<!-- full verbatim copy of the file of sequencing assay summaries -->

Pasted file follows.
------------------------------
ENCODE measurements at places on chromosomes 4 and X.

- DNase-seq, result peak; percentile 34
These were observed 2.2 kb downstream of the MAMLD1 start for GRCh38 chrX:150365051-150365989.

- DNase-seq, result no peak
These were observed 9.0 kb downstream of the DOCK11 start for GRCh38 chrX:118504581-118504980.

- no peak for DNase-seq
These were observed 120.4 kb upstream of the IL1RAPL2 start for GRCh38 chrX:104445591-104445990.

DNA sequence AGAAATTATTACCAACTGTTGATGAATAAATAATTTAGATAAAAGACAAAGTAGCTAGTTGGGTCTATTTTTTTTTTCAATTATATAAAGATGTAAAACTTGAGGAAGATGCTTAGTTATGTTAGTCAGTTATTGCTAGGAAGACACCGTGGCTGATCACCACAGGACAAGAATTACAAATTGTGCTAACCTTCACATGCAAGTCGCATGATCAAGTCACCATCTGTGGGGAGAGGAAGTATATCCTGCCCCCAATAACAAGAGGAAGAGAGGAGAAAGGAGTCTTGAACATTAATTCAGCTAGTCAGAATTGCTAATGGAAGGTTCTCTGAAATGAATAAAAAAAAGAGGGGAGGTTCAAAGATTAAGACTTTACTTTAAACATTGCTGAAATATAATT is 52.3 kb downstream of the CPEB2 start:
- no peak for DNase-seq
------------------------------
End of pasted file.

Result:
ENCODE measurements at places on chromosomes 4 and X.

- DNase-seq, result peak; percentile 34
These were observed 2.2 kb downstream of the MAMLD1 start for GRCh38 chrX:150365051-150365989.

- DNase-seq, result no peak
These were observed 9.0 kb downstream of the DOCK11 start for GRCh38 chrX:118504581-118504980.

- no peak for DNase-seq
These were observed 120.4 kb upstream of the IL1RAPL2 start for GRCh38 chrX:104445591-104445990.

DNA sequence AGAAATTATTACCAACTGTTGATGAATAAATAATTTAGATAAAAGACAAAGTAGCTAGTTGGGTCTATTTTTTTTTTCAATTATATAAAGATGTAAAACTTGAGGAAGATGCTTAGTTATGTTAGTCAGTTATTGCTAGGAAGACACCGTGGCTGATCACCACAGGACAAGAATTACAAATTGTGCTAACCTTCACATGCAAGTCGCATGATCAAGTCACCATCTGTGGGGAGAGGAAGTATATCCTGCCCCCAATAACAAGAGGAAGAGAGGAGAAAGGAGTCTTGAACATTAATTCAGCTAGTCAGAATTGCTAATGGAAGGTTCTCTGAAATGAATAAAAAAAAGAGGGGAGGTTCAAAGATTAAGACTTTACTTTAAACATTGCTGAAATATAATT is 52.3 kb downstream of the CPEB2 start:
- no peak for DNase-seq